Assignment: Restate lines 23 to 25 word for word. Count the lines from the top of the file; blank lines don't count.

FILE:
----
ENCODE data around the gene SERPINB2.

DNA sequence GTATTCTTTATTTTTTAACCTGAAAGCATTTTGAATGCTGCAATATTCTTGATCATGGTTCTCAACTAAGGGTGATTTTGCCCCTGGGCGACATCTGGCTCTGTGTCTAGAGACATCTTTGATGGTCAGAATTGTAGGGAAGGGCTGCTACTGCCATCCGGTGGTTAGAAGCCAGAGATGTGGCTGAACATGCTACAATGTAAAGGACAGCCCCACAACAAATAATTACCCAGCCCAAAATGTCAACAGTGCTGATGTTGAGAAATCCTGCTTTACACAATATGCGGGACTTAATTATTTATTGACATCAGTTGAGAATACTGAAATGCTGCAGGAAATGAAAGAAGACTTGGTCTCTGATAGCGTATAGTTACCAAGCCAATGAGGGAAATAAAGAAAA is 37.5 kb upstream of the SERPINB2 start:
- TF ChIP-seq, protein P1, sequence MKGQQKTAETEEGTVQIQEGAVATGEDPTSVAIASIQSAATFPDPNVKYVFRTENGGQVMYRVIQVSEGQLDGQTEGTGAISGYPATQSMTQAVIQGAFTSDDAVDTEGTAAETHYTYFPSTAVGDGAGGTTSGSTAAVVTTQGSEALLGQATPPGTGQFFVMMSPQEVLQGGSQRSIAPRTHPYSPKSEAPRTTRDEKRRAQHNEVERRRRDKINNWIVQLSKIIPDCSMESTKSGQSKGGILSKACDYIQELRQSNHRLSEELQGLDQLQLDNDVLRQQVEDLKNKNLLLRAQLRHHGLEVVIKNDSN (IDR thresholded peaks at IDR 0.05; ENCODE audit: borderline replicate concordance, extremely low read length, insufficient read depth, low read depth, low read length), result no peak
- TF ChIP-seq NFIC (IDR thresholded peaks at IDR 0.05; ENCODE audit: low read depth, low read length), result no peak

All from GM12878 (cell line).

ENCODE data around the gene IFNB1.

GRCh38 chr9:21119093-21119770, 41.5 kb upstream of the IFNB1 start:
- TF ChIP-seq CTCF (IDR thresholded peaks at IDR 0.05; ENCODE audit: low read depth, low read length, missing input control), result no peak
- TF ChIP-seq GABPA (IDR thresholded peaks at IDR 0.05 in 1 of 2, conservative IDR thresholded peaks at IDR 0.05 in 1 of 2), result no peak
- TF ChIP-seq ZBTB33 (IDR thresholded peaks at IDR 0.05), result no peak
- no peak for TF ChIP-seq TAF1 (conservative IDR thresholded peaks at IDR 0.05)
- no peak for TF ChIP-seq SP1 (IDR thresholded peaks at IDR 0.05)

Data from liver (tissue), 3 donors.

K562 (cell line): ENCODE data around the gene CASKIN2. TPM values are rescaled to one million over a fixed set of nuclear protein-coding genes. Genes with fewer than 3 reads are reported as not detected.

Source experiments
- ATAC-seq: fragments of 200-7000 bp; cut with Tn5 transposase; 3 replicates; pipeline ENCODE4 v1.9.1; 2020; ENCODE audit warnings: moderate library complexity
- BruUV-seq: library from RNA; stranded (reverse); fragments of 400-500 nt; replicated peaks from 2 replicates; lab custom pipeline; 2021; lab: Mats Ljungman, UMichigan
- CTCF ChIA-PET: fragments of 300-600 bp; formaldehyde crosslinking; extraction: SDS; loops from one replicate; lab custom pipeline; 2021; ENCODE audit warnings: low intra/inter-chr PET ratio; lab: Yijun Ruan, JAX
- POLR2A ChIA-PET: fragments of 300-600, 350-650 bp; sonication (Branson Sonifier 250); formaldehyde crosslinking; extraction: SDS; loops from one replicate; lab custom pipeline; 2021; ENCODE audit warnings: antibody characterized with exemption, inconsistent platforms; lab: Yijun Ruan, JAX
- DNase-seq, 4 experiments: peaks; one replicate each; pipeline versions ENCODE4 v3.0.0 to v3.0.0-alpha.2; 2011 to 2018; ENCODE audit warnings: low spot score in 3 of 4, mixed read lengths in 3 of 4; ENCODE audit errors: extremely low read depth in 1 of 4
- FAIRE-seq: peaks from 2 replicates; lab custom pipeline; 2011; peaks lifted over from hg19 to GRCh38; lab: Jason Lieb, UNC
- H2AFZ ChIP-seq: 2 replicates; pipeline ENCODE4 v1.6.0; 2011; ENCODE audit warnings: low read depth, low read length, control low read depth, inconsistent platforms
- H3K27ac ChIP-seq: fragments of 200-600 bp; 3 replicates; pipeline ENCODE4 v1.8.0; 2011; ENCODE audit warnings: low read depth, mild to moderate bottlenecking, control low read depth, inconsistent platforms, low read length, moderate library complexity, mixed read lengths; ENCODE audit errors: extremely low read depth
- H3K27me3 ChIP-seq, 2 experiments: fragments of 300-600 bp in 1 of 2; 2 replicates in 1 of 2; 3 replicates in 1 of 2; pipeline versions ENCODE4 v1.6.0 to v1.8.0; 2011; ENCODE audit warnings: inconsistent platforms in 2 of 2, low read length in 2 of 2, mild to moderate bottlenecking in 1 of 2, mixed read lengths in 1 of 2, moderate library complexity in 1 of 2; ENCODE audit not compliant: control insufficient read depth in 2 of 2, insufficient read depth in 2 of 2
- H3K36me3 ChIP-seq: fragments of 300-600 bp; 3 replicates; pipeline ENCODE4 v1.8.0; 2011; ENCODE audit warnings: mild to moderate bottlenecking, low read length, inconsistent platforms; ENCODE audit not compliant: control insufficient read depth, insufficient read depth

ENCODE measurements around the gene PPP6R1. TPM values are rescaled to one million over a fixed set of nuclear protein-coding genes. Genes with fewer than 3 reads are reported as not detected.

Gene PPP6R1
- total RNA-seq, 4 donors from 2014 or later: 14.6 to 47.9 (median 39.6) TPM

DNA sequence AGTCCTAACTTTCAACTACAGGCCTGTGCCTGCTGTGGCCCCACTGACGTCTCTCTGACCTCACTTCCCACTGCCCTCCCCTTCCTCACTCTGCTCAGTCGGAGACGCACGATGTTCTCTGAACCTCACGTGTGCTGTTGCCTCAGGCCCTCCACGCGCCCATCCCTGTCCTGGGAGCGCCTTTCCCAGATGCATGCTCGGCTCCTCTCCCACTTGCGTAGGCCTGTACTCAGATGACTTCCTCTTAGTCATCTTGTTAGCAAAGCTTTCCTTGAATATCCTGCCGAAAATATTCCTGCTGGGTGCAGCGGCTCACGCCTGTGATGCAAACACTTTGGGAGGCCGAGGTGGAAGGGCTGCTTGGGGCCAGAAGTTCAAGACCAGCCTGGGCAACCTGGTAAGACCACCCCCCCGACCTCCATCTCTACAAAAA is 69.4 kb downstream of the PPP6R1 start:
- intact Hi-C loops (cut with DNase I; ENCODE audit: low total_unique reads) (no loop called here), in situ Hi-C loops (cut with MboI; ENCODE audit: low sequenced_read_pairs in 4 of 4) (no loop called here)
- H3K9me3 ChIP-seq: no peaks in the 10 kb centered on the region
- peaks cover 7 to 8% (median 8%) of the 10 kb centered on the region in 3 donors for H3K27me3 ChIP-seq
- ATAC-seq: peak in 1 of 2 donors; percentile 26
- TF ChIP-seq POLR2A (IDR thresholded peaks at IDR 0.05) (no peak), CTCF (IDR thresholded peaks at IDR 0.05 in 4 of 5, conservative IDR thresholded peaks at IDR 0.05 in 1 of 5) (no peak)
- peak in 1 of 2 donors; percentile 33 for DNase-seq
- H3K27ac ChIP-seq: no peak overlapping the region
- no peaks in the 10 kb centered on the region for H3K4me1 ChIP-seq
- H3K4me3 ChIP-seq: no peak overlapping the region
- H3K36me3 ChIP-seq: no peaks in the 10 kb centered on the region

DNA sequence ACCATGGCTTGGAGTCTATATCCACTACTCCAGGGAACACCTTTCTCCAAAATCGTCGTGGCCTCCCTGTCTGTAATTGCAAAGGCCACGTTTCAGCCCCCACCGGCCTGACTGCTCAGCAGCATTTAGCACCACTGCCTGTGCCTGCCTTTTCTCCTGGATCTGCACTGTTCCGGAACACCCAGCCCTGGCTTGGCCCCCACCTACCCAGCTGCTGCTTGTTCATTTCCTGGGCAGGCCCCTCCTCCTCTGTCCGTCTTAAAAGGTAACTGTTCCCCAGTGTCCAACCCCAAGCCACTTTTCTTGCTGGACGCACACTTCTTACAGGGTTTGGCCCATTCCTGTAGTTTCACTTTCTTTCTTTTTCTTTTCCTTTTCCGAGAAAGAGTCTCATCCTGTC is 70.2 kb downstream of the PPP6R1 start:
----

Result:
- H3K27ac ChIP-seq: fragments of 200-600 bp; 3 replicates; pipeline ENCODE4 v1.8.0; 2011; ENCODE audit warnings: low read depth, mild to moderate bottlenecking, control low read depth, inconsistent platforms, low read length, moderate library complexity, mixed read lengths; ENCODE audit errors: extremely low read depth
- H3K27me3 ChIP-seq, 2 experiments: fragments of 300-600 bp in 1 of 2; 2 replicates in 1 of 2; 3 replicates in 1 of 2; pipeline versions ENCODE4 v1.6.0 to v1.8.0; 2011; ENCODE audit warnings: inconsistent platforms in 2 of 2, low read length in 2 of 2, mild to moderate bottlenecking in 1 of 2, mixed read lengths in 1 of 2, moderate library complexity in 1 of 2; ENCODE audit not compliant: control insufficient read depth in 2 of 2, insufficient read depth in 2 of 2
- H3K36me3 ChIP-seq: fragments of 300-600 bp; 3 replicates; pipeline ENCODE4 v1.8.0; 2011; ENCODE audit warnings: mild to moderate bottlenecking, low read length, inconsistent platforms; ENCODE audit not compliant: control insufficient read depth, insufficient read depth